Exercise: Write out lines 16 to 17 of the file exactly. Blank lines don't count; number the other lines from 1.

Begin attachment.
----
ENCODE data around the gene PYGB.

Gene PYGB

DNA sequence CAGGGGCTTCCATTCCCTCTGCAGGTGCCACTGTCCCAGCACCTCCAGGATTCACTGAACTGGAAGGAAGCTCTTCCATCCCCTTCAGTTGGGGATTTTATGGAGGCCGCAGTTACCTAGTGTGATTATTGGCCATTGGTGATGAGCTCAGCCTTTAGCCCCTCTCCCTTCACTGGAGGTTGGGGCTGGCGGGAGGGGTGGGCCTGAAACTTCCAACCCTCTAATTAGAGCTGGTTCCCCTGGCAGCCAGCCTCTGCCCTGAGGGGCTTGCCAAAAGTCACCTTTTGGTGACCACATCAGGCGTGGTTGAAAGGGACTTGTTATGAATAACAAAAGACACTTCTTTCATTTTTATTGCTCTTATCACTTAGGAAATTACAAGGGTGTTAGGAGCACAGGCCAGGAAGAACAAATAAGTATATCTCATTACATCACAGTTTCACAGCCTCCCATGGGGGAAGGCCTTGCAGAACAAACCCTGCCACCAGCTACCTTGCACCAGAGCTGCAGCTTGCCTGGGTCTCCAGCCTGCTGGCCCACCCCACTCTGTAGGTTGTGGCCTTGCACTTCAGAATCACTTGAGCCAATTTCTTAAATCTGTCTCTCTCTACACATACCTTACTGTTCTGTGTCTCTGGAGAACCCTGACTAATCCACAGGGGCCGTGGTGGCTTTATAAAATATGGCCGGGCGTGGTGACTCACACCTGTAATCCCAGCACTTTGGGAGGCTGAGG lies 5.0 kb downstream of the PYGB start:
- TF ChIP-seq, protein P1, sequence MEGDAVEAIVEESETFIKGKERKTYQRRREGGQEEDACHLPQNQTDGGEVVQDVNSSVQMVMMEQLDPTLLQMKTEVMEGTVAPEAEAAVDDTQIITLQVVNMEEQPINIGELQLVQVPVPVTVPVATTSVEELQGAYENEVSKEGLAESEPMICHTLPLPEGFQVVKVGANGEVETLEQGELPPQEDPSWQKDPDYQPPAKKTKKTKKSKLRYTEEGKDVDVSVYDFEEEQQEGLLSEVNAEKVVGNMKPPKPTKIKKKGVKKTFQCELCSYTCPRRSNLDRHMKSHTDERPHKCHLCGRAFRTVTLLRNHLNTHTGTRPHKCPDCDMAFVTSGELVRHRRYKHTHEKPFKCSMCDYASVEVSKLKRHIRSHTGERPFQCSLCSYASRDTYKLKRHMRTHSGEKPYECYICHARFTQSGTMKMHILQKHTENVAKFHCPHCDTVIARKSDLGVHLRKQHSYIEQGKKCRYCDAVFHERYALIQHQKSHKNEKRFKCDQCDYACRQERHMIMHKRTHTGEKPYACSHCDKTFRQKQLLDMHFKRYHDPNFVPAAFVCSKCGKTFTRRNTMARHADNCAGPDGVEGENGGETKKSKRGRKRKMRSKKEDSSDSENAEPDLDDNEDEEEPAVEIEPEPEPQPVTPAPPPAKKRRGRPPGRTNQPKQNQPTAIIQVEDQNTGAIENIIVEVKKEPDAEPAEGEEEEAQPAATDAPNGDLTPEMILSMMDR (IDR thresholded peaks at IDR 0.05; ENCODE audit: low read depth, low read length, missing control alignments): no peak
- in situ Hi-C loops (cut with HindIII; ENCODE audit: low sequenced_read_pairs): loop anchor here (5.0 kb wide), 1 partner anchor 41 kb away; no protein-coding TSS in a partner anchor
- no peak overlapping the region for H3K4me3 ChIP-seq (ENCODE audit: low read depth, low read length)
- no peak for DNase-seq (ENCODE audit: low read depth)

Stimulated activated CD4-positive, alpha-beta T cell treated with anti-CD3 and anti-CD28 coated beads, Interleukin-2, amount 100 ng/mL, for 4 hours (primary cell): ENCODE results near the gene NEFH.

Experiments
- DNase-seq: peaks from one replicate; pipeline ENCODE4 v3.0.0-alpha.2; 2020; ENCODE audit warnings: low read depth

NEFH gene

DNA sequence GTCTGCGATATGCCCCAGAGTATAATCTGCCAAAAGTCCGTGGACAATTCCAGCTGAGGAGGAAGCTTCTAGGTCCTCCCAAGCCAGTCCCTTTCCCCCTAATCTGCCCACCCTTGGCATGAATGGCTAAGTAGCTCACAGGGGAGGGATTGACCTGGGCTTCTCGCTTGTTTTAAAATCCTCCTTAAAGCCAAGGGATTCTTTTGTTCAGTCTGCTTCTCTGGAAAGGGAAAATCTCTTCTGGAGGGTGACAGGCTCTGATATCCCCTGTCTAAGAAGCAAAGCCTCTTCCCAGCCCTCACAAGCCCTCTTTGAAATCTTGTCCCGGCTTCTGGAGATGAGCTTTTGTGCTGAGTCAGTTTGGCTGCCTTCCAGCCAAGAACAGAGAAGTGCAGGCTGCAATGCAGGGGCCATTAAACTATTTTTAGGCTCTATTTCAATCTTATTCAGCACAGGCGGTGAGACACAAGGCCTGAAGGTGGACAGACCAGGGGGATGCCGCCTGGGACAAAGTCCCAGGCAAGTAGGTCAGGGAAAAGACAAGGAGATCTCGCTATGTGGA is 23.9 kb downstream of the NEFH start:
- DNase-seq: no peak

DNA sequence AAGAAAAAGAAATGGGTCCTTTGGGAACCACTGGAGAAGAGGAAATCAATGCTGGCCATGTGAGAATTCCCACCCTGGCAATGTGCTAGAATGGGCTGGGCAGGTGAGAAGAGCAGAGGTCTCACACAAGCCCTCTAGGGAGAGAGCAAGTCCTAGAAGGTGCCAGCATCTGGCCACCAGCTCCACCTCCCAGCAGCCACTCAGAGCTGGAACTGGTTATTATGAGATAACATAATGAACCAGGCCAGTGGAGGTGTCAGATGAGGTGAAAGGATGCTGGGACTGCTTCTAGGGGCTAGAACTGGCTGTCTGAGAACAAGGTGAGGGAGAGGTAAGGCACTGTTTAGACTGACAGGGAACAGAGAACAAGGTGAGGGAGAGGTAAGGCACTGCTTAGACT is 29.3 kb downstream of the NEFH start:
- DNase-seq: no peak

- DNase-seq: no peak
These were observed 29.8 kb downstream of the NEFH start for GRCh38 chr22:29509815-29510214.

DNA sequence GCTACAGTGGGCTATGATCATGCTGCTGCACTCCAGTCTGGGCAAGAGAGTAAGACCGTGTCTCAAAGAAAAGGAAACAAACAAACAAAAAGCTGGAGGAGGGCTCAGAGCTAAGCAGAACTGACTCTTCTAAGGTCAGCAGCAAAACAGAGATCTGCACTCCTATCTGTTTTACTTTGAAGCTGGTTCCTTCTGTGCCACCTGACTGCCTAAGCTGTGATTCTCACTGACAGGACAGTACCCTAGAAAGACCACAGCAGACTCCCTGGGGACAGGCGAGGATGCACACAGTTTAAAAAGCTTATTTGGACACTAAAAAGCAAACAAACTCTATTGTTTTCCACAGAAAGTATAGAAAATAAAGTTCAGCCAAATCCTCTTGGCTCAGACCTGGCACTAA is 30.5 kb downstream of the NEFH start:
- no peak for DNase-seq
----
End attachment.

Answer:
- DNase-seq: no peak
These were observed 29.8 kb downstream of the NEFH start for GRCh38 chr22:29509815-29510214.